Tip of the old scrub brush to Texas Freedom Network’s emails — probably on the blog sometime soon.

Yes, I read Posner despite his errors, getting hoaxed by the DDT/Rachel Carson hoaxsters. That just indicates the danger of the hoax and the need to correct it and stamp it out.

More:


Bill of Rights is location restricted?

August 20, 2014

MoveOn.org posted this photo on their Facebook page:

First Amendment Area?

First Amendment Area?

I presume (the post doesn’t say) this is a photo from Ferguson, Missouri. I presumed incorrectly.  It’s a sign from the Bundy Ranch standoff.

My first thought was, “Do they have a 2nd Amendment area?”  My second thought was, if we put up signs saying “2nd Amendment Area” will cops enforce it?

It’s probably a violation of prior restraint law, of course.  The sign is an indication of just how bizarre and sick things are in Ferguson, Missouri, at the moment.  It’s also an indication of how bizarre things were at Bundy Ranch.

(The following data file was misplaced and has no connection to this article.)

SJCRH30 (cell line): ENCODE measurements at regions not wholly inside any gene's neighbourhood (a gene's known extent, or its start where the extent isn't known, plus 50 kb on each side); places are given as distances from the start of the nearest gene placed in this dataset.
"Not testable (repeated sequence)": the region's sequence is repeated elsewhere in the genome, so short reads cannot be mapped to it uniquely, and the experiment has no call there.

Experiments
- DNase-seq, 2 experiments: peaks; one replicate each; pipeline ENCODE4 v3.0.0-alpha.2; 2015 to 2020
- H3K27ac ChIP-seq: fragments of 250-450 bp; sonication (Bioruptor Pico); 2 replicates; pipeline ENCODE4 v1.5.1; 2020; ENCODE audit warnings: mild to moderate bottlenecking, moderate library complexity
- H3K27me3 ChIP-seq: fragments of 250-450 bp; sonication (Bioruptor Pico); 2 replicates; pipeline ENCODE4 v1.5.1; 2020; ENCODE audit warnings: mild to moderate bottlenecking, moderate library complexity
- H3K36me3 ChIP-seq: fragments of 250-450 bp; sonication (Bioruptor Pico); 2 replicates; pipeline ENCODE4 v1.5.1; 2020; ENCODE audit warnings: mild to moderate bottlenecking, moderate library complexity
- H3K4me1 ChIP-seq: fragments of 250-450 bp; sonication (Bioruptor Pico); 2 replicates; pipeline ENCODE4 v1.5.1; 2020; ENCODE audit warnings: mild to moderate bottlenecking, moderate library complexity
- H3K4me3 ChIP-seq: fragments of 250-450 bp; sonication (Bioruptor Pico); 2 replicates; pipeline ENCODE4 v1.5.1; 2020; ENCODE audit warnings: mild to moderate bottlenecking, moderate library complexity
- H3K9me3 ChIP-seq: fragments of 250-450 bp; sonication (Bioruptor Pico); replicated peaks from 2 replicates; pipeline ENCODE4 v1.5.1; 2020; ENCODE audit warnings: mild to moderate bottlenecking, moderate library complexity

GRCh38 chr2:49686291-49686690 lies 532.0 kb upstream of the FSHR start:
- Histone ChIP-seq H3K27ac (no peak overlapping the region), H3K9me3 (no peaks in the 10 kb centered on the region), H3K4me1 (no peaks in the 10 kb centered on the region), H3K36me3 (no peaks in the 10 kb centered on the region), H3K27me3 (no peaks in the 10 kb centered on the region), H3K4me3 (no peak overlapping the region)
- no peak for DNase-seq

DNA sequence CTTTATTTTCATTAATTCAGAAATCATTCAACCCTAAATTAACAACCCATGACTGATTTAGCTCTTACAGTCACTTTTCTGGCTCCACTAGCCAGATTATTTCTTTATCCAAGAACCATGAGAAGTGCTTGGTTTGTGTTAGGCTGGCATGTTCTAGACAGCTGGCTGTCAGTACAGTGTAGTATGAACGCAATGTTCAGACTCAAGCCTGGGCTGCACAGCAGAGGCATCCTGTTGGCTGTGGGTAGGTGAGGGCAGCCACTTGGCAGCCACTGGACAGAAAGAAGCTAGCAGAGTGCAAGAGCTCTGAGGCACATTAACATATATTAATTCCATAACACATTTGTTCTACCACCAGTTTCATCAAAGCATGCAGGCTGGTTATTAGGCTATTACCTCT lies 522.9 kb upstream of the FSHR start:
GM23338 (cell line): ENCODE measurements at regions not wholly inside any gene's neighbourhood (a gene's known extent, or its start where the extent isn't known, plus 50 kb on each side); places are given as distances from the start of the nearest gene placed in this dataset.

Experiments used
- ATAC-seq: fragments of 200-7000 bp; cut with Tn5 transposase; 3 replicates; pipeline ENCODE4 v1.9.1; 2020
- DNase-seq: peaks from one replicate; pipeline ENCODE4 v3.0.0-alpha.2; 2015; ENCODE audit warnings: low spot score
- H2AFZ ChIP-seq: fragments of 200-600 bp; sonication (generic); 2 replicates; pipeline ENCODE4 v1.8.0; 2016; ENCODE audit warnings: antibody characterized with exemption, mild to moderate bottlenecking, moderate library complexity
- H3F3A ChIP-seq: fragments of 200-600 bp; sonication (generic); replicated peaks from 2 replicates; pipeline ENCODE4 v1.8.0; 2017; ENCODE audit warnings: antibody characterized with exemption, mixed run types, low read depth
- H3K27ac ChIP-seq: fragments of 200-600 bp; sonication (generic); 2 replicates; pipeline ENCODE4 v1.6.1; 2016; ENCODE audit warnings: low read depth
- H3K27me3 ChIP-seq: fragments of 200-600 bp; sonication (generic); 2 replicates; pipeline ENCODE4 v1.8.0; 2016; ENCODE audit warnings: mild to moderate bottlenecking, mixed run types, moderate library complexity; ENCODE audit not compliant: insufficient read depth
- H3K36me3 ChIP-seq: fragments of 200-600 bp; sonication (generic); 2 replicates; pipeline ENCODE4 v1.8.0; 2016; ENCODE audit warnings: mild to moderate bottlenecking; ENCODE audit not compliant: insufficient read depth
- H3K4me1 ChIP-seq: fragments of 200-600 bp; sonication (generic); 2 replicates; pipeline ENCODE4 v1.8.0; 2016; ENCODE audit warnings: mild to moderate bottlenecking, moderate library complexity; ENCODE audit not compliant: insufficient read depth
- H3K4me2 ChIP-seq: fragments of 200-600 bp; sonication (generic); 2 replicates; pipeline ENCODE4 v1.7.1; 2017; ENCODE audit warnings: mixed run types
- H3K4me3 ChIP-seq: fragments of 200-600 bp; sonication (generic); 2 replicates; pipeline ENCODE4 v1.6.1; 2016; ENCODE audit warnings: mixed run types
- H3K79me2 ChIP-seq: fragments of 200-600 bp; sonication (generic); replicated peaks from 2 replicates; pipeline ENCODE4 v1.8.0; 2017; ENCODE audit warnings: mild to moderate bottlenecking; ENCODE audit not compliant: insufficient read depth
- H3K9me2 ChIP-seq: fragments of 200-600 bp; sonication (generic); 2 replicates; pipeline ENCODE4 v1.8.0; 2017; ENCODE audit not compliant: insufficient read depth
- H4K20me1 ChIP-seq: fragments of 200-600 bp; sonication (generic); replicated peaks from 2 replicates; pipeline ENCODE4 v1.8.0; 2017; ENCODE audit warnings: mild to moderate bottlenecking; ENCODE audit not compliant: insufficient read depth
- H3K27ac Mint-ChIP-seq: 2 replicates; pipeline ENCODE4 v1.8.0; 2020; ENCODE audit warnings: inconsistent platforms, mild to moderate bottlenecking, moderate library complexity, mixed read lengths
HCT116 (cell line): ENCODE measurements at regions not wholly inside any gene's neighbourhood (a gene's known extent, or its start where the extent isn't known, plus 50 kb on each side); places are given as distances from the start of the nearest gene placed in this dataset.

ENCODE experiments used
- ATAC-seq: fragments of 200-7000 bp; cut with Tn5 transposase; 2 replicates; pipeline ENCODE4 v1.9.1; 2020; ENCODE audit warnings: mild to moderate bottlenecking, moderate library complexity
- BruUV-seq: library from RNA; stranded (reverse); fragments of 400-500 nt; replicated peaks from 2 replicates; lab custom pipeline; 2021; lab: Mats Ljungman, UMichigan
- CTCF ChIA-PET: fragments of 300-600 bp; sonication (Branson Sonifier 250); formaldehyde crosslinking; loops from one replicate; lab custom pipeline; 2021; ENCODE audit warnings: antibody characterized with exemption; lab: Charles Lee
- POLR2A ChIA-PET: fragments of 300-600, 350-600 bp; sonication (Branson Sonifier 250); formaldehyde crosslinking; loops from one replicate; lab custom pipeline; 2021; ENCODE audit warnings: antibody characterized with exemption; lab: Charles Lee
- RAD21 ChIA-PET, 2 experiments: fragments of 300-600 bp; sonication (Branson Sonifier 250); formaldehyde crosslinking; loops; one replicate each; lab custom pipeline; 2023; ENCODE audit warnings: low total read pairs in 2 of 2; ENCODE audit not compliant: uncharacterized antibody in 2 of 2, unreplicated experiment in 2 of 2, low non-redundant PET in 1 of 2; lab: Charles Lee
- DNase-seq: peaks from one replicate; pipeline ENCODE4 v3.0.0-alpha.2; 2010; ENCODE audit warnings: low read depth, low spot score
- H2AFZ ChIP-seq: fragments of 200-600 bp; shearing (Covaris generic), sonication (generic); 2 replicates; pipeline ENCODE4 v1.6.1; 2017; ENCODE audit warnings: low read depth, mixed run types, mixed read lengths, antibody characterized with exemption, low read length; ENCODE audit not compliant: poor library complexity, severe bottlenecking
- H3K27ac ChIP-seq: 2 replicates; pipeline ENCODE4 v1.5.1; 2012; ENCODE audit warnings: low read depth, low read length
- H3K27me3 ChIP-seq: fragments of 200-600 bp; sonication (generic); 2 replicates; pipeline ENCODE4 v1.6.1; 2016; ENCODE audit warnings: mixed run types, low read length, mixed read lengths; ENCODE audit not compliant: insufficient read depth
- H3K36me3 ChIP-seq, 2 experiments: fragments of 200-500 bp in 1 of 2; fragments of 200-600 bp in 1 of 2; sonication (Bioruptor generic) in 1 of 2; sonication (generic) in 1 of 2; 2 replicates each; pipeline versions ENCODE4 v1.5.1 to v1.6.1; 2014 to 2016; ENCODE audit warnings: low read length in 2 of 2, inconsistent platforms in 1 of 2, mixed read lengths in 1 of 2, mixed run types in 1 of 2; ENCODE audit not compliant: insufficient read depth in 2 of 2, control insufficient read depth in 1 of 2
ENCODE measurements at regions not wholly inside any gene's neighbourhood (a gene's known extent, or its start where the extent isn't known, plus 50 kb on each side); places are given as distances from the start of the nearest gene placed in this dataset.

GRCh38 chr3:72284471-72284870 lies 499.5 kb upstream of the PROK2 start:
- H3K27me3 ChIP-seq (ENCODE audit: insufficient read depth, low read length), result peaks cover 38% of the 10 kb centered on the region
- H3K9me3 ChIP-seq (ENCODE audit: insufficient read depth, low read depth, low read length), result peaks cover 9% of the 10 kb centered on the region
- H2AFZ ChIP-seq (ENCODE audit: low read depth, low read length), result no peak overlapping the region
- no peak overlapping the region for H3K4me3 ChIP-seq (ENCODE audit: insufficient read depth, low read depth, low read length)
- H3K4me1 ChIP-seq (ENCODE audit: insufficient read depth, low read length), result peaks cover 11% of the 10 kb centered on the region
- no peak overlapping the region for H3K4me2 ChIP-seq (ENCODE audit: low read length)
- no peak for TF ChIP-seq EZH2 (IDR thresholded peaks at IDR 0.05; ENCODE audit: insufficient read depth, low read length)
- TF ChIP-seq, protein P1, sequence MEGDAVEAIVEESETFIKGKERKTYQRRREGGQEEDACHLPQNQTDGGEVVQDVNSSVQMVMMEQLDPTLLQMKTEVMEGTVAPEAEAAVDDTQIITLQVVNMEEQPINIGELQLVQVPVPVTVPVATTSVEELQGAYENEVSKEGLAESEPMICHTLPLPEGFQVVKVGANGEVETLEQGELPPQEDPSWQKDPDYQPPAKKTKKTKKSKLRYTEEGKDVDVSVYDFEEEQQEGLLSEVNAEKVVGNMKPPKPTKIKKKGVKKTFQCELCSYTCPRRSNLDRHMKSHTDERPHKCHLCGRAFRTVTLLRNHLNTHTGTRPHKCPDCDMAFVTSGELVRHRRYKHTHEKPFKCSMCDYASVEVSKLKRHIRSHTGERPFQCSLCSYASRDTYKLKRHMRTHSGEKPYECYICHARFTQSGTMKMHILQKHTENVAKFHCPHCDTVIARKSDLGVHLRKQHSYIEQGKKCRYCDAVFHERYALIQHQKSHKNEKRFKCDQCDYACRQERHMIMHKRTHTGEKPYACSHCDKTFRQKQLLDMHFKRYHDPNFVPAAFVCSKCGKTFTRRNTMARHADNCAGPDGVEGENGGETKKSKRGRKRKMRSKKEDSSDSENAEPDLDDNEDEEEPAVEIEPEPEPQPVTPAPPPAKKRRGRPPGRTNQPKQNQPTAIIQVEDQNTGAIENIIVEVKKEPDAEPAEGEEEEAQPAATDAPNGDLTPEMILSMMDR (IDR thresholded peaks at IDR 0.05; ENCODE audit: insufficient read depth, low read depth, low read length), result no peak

Tip of the old scrub brush to Randy Creath.


Photographs for which there are no words: Some hurdles to Back-to-School in Gaza

August 18, 2014

Getty images. A young boy at the blackboard of a school in Gaza, August 2014. Via BBC.

Getty images. A young boy at the blackboard of a school in Gaza, August 2014. Via BBC.

Gaza got bombed 97 years ago when the British seized it, in World War I.

In the 21st century, things have not changed enough for the people who live in the area.

It’s even worse in Gaza than it was for the West Bank earlier.